Hastings Law De-Sponsors Palestinian Conference — and Makes David Luban’s Point
The San Francisco Chronicle has the story:
The conference, titled “Litigating Palestine,” took place at the San Francisco campus March 25 and 26. The 13 speakers – four of them Jewish, according to a school official – discussed legal issues and court cases involving Israel’s occupation of the West Bank and Gaza, protests, consumer boycotts and related topics.
The event, approved by Hastings’ faculty, had listed the school’s foundation as a co-sponsor along with the Trans-Arab Research Institute. But on the evening of March 24, Hastings’ Board of Directors held a closed-door, emergency meeting and announced that a majority had voted to “take all steps necessary to remove the UC Hastings name and brand” from the conference.
The board also dropped plans for a welcoming speech by Frank Wu, the school’s dean and chancellor. Wu issued a statement the next day saying Hastings understands that the topic “prompts strong feeings on all sides,” but believes that convening such gatherings is “among our responsibilities as an academic institution.”
The law school directors, who are appointed by California’s governor, will not comment on the decision, Hastings spokesman Michael Treviño said Tuesday. But he and other officials said some alumni and organizations had complained to the college shortly before the conference.
They included the Jewish Community Relations Council, whose executive director, Rabbi Doug Kahn, said in a written briefing for the group’s members last week that the event was “an anti-Israel political organizing conference using law as a weapon.”
Kahn said he and regional leaders of the Anti-Defamation League and the American Jewish Committee met with Wu and other Hastings officials March 21, told them the conference was one-sided and urged them to withdraw the school’s affiliation and the dean’s planned speech.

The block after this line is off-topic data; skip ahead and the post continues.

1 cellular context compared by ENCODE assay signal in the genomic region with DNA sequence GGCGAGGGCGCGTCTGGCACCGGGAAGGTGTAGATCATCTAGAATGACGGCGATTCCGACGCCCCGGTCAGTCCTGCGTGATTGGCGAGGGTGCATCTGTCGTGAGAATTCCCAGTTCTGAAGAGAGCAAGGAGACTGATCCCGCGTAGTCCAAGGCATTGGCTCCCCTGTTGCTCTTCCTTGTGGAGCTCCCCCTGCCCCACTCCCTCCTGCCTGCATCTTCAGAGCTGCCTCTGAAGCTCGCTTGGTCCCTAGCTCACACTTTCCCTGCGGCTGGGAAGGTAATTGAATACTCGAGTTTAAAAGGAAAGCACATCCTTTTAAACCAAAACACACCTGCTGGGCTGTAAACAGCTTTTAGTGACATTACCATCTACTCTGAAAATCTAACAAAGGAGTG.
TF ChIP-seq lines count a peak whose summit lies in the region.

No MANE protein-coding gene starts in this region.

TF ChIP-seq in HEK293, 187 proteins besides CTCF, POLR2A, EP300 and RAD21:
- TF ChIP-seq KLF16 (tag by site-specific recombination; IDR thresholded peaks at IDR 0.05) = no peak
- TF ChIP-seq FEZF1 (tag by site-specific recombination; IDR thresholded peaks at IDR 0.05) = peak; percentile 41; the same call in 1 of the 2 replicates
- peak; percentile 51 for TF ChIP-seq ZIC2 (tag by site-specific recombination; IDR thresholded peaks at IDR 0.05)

The board’s cancellation of Wu’s address “interfered in the academic freedom of our institution,” said the conference organizer, George Bisharat, a Hastings professor.
Bisharat said opponents had wrongly accused the conference of “Israeli-bashing” and were also off base in arguing that the event was biased because none of the speakers supported Israel’s conservative government. The purpose was to train lawyers in defending Palestinian rights, not to debate whether those rights exist, he said.
To their credit, nearly all of the tenured Hastings faculty protested the move. What I find particularly interesting about the fiasco is Rabbi Kahn’s all-too-typical invocation of “lawfare” as a basis for attacking the conference and undermining academic freedom at Hastings. His use of that mindless trope provides the perfect opportunity to plug David Luban’s exceptional new essay “Carl Schmitt and the Critique of Lawfare,” which makes the point far better than I ever could. Here is the abstract:
“Lawfare” is the use of law as a weapon of war against a military adversary. Lawfare critics complain that self-proclaimed “humanitarians” are really engaged in the partisan and political abuse of law – lawfare. This paper turns the mirror on lawfare critics themselves, and argues that the critique of lawfare is no less abusive and political than the alleged lawfare it attacks. Radical lawfare critics view humanitarian law with suspicion, as nothing more than an instrument used by weak adversaries against strong military powers. Casting suspicion on humanitarian law by attacking the motives of humanitarian lawyers, they undermine disinterested argument, and ultimately undermine the validity of their own critique.
The paper then explores the vision of politics and law underlying the lawfare critique through a reading of the most significant theorist who defends that vision, the German theorist Carl Schmitt. Through a reading and critique of Schmitt, the article examines both the force of the lawfare critique and its flaws.
The paper is short and an easy read. I can’t recommend it highly enough. Perhaps someone could pass it along to Rabbi Kahn?